The African Union-United Nations mediators, the Qatari hosts, and U.S. Special Envoy Scott Gration are pushing for the Liberation and Justice Movement to negotiate with the Government of Sudan on a parallel track to JEM, with a plan to bring the two tracks together toward the end of talks. The Liberation and Justice Movement, the Government of Sudan, and the mediators are reportedly putting finishing touches on a framework agreement, which is expected to be made public shortly. The Liberation and Justice Movement framework agreement reportedly closely resembles JEM’s (minus the prisoner release provision).
The Liberation and Justice Movement consists of 10 separate groups, five of which reportedly receive backing from Libyan President Muammar Qaddafi. The groups have more or less rallied around a leader, former governor of Darfur Tijani Seise, though there are already reports of some displeasure among the ranks because he is a civil society leader and not a rebel. There is an understanding that he could be named vice president at the end of negotiations.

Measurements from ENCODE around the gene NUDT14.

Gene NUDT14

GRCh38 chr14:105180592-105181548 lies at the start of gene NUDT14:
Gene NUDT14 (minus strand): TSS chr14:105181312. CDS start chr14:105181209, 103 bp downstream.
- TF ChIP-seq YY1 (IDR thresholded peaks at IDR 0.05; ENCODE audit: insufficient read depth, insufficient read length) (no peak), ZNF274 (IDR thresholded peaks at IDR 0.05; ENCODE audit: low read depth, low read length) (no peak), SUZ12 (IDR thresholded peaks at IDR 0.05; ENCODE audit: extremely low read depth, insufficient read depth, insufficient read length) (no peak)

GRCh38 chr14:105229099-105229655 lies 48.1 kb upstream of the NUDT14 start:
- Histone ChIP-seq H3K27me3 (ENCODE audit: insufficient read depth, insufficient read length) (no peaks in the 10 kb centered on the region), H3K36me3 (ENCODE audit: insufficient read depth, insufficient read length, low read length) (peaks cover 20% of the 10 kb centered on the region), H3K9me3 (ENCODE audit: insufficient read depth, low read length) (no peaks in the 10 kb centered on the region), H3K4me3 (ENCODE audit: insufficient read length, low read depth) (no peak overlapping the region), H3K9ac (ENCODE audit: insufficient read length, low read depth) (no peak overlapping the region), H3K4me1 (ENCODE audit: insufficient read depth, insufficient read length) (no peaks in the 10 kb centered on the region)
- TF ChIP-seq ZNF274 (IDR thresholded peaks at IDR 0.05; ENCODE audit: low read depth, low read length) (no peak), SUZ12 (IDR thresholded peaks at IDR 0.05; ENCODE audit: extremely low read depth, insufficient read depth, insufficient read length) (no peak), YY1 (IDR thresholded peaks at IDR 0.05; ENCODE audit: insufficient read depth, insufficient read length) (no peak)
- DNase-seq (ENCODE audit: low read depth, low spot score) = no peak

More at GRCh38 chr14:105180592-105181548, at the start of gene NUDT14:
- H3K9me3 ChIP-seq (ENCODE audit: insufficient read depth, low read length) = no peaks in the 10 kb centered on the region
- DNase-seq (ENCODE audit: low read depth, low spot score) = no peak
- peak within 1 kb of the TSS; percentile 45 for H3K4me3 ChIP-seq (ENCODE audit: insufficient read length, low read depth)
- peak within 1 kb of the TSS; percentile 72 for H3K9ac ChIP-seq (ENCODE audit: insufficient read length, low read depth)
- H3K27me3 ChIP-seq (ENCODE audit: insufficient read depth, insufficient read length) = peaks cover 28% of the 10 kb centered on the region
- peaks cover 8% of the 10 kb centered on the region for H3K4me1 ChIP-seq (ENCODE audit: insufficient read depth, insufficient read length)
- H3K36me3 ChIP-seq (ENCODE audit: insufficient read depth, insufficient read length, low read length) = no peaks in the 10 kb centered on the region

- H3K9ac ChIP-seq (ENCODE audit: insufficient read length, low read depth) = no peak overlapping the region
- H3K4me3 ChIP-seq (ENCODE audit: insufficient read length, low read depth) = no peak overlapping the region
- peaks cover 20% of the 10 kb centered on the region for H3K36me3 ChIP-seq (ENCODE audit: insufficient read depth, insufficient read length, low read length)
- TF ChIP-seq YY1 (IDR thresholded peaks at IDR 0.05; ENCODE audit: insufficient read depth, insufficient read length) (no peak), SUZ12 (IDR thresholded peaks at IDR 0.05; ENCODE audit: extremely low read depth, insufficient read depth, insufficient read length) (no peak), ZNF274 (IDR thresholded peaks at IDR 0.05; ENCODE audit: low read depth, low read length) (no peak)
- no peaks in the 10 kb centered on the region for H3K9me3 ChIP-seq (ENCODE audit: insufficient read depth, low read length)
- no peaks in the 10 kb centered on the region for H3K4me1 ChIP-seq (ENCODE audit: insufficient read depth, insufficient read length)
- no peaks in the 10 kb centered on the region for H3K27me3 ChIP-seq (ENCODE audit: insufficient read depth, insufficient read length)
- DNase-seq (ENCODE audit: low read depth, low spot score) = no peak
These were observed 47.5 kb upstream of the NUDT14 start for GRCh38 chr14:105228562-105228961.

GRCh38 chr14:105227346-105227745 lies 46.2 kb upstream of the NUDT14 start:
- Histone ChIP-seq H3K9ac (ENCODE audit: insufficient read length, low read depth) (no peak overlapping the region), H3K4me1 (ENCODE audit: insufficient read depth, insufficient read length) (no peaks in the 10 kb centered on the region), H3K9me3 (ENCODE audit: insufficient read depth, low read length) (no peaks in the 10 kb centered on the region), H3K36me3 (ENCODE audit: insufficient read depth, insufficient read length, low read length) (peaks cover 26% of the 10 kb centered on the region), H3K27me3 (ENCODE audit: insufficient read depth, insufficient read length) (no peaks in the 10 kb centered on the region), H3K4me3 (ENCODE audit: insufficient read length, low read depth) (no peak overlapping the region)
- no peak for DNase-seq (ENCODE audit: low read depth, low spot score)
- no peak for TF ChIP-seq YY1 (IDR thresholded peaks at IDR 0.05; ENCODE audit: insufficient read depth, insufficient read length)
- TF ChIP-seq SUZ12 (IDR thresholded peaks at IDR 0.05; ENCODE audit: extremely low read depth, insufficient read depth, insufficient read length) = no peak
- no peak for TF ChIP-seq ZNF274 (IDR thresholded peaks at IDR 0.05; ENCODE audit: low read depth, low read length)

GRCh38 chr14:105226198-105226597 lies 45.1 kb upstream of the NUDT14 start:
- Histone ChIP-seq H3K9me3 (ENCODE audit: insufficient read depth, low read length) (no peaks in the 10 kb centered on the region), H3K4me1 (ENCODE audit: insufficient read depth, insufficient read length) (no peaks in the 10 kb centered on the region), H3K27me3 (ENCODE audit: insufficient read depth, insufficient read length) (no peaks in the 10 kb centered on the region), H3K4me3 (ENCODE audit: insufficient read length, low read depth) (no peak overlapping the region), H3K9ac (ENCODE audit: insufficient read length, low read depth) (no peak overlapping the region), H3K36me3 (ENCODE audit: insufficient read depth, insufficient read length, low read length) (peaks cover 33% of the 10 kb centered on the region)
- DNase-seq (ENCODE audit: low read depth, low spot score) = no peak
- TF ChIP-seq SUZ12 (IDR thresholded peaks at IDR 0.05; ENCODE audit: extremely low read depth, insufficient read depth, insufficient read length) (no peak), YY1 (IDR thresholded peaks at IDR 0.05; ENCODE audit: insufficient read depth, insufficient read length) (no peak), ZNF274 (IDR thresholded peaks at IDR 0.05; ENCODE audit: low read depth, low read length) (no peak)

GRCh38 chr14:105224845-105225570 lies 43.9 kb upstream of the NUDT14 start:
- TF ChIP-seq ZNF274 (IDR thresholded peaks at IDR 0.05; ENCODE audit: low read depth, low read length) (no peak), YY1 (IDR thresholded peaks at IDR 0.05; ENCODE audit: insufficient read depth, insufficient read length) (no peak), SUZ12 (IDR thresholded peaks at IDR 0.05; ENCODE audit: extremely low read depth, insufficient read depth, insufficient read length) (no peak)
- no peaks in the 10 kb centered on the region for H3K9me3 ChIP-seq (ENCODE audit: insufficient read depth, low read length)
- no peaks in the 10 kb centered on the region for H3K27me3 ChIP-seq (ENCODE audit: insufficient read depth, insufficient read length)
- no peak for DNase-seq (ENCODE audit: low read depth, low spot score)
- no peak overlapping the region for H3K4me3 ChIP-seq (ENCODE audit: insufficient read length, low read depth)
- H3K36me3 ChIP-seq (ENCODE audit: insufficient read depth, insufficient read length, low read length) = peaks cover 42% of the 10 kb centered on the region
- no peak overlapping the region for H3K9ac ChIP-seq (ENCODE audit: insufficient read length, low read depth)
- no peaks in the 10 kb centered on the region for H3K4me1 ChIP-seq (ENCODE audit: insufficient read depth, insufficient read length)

One rebel faction still not bought in to this coalition is the group with ties to prominent Darfuri leader Abdel Wahid, who lives in Paris and has refused to join the talks in Doha. This group, known as the Wahid Commanders, issued a statement declaring a commitment to peace, but refusing to join the Liberation and Justice Movement or to accept Tijani Seise as the leader because of his presumed links to the Libyans. Wahid himself was dismissive of the agreement with JEM, calling it a “ceremonial peace.” International negotiators have long been frustrated by Wahid’s reluctance to join unified talks, but it is also clear that he maintains an important base of support among Darfuris.